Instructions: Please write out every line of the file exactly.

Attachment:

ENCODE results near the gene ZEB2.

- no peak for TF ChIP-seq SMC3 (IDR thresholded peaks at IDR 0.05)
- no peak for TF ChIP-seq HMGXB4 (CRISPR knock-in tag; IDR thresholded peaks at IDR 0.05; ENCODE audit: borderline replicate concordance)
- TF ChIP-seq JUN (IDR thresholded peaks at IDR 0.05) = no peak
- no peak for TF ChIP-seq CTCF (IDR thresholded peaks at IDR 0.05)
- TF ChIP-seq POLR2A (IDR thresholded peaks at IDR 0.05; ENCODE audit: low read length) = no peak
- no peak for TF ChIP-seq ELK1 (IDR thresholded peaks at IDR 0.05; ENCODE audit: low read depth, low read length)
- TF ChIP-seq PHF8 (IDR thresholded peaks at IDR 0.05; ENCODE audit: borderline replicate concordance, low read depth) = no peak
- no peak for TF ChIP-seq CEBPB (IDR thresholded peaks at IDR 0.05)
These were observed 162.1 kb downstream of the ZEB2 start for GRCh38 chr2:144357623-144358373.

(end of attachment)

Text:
ENCODE results near the gene ZEB2.

- no peak for TF ChIP-seq SMC3 (IDR thresholded peaks at IDR 0.05)
- no peak for TF ChIP-seq HMGXB4 (CRISPR knock-in tag; IDR thresholded peaks at IDR 0.05; ENCODE audit: borderline replicate concordance)
- TF ChIP-seq JUN (IDR thresholded peaks at IDR 0.05) = no peak
- no peak for TF ChIP-seq CTCF (IDR thresholded peaks at IDR 0.05)
- TF ChIP-seq POLR2A (IDR thresholded peaks at IDR 0.05; ENCODE audit: low read length) = no peak
- no peak for TF ChIP-seq ELK1 (IDR thresholded peaks at IDR 0.05; ENCODE audit: low read depth, low read length)
- TF ChIP-seq PHF8 (IDR thresholded peaks at IDR 0.05; ENCODE audit: borderline replicate concordance, low read depth) = no peak
- no peak for TF ChIP-seq CEBPB (IDR thresholded peaks at IDR 0.05)
These were observed 162.1 kb downstream of the ZEB2 start for GRCh38 chr2:144357623-144358373.